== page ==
So, our central idea is that we can decompose a signal into its component parts. We can choose those parts for our convenience. A similar situation occurs in, say, your car stereo when you turn up the bass. You’ve set the electronic system to increase the lower frequencies selectively. The same thing can be done for spatial systems as well.

Let’s show a simple example. Here’s a circular aperture, represented in Photoshop as a white disk in the center of a black background.

And here is the magnitude of its Discrete Fourier Transform (DFT):

Now, I should probably explain some mathematical niceties in this representation. First, this is just our old friend, the Airy disk, which we first encountered here in discussions of diffraction. Looking at this image, you’ll notice certain symmetries. What you’re seeing is, in effect, the Airy disk sliced into four pieces and put together backwards. This is just a side-effect of the way in which the software I’m using (Wolfram Mathematica) computes the DFT. The low spatial frequencies are clustered in the left-hand corner, where, as the scales show, both the frequencies in the *x* and *y* axes are near 0.

Let’s see what happens if we apply a low pass filter to this circular disk. The DFT now looks like this, with those few higher spatial frequency ripples gone:

And this is the resulting image:

You can see the obvious smoothing of the sharp edges of the disk. Let’s go the other way. Let’s enhance the higher frequencies and remove the low ones.

You might have to look at this for a moment, but what’s happened is that the low frequencies are completely removed and the higher frequency ripples have been amplified. Here’s the resulting image:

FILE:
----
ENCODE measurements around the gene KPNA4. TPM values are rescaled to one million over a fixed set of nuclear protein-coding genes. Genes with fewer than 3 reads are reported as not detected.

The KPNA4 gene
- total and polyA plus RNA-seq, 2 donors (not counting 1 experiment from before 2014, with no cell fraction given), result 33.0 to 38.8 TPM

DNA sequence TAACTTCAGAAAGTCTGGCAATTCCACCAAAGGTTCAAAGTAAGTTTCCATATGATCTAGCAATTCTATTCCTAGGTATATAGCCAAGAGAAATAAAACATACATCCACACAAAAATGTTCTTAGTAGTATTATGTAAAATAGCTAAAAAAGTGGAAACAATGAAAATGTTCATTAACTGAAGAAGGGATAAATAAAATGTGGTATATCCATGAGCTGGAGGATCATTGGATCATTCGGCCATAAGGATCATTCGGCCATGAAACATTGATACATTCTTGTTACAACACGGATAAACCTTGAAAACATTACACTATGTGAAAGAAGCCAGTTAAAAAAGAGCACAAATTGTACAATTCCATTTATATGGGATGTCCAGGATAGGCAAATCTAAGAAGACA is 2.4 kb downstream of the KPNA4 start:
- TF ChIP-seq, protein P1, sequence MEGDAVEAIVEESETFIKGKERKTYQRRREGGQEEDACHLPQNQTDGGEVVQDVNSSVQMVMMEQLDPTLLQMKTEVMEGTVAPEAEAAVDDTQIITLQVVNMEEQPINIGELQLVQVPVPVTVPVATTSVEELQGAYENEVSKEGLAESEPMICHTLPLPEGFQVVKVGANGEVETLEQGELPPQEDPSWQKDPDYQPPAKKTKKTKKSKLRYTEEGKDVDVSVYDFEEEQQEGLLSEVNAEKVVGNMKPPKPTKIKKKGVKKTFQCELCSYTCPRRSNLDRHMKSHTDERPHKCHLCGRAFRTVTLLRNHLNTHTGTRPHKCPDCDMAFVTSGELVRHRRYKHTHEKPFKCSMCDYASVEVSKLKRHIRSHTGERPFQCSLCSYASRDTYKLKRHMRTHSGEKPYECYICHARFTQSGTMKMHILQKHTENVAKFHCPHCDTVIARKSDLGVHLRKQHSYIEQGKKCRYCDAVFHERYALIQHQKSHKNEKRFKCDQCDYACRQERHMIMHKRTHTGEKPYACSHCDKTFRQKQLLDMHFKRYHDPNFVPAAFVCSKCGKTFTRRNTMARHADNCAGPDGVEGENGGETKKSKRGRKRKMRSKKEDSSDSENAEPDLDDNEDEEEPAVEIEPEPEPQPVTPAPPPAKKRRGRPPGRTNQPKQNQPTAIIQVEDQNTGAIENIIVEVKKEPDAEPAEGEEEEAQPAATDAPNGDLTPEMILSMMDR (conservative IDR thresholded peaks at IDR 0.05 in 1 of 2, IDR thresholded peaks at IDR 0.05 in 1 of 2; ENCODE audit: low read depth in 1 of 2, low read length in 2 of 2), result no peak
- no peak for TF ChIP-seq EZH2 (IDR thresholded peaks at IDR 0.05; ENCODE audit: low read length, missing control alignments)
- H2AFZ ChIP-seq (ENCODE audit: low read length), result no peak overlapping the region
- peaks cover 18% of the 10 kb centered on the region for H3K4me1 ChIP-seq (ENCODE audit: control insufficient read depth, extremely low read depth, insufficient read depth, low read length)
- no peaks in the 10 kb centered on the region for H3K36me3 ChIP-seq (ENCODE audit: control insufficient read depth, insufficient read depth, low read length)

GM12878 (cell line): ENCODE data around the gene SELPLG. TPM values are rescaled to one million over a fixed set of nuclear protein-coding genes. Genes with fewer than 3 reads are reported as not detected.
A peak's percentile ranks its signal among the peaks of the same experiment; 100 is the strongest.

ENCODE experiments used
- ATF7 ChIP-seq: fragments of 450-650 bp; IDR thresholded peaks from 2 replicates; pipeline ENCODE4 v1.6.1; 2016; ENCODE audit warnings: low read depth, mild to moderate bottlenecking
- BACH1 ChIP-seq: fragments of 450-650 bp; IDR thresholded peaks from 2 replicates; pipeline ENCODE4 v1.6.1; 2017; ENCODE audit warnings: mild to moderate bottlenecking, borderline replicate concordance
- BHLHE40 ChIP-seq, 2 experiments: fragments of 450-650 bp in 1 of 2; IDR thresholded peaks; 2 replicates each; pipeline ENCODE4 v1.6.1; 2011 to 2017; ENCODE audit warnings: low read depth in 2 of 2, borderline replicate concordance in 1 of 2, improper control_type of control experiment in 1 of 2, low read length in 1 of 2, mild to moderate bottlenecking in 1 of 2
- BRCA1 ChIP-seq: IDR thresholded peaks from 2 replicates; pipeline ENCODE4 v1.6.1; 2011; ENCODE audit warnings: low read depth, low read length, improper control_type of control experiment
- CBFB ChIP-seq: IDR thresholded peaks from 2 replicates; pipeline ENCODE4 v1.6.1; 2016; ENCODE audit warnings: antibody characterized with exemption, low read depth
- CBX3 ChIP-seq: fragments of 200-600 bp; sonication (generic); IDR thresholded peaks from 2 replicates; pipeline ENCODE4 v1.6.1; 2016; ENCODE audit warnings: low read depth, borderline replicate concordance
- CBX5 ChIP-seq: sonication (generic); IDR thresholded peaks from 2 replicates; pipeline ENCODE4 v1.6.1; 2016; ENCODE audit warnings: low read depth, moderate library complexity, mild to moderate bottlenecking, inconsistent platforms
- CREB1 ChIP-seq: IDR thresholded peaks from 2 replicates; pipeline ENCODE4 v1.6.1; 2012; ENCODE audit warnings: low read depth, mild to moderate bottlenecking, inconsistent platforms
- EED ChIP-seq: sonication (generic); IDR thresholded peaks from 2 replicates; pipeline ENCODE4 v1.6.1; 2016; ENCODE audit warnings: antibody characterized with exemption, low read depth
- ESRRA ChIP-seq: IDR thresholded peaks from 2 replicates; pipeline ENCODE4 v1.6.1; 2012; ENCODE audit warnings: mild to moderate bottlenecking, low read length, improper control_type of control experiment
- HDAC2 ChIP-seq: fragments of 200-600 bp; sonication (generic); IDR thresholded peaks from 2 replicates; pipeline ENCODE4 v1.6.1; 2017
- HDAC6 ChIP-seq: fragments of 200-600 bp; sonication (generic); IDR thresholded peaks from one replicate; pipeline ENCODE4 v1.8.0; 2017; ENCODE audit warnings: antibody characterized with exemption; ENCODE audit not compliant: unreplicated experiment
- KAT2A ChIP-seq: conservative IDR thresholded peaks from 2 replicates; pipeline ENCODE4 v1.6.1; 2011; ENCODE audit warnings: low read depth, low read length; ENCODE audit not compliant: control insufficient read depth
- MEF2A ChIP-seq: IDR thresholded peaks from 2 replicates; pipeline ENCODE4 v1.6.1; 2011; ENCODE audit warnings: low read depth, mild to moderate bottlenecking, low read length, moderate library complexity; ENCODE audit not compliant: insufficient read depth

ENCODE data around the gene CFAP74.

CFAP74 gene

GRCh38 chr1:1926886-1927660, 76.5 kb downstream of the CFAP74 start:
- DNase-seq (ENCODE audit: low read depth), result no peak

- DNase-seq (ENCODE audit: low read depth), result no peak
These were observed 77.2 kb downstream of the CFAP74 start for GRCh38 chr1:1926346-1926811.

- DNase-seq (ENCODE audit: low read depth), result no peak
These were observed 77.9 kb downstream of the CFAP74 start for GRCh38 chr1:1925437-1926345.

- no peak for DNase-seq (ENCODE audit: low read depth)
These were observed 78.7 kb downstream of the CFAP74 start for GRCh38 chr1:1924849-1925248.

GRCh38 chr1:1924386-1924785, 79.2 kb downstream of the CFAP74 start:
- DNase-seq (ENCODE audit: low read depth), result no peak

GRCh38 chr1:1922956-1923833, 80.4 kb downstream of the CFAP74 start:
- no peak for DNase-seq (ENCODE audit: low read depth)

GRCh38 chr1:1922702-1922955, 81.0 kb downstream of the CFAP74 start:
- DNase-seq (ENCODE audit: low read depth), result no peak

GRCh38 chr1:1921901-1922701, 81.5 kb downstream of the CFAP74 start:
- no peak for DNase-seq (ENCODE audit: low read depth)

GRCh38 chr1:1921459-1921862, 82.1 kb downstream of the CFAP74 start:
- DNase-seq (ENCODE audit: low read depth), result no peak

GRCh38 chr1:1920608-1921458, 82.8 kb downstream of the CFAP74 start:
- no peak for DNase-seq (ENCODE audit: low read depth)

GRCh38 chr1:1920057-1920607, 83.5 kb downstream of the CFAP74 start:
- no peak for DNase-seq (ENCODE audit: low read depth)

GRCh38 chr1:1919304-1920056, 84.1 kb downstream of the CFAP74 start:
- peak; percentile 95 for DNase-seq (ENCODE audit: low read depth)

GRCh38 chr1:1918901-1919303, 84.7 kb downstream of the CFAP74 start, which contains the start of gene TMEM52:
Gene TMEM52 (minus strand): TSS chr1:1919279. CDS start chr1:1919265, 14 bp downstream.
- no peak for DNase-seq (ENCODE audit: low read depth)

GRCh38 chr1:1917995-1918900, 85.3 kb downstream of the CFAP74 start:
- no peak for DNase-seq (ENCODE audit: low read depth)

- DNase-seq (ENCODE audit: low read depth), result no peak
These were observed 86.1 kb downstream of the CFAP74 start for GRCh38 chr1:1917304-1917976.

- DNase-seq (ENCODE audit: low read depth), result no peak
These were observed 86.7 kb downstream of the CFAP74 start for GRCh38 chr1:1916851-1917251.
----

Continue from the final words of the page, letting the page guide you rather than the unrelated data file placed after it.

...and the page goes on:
Cool, eh? We just have the edge of the disk left. Just in case you thought this didn’t work; it actually works a hot damn.

In another post here, I showed how the human eye is a bandpass system in terms of its contrast sensitivity function (CSF). What is quite astounding about the CSF chart shown there is that our eyes are obviously processing the image on the basis of its spatial frequency content and not just the points of light. The peak values of the points of light are exactly the same along any horizontal line. But we don’t see them as equal. We see them in a way that depends on the local variation in spatial frequency. Our perceptual apparatus, our perceptual system, has a bandpass MTF!

As a thing of some not insignificant beauty, depending on your point of view I guess, the following is the DFT of that CSF chart:

Click on the image for the larger view and pay careful attention to the area around 0,0 in the left hand corner. You should see a bit of a dotted line there indicating the very low frequency values corresponding to the uniform gray of the image. The very fine spatial frequency structure shows the information content of the image; and the notches tell that many spatial frequencies are missing. Nonetheless, this view of the CSF chart in Mr Fourier’s world is perhaps even more amazing that the regular view we have in our own; don’t you think?

## Recent Comments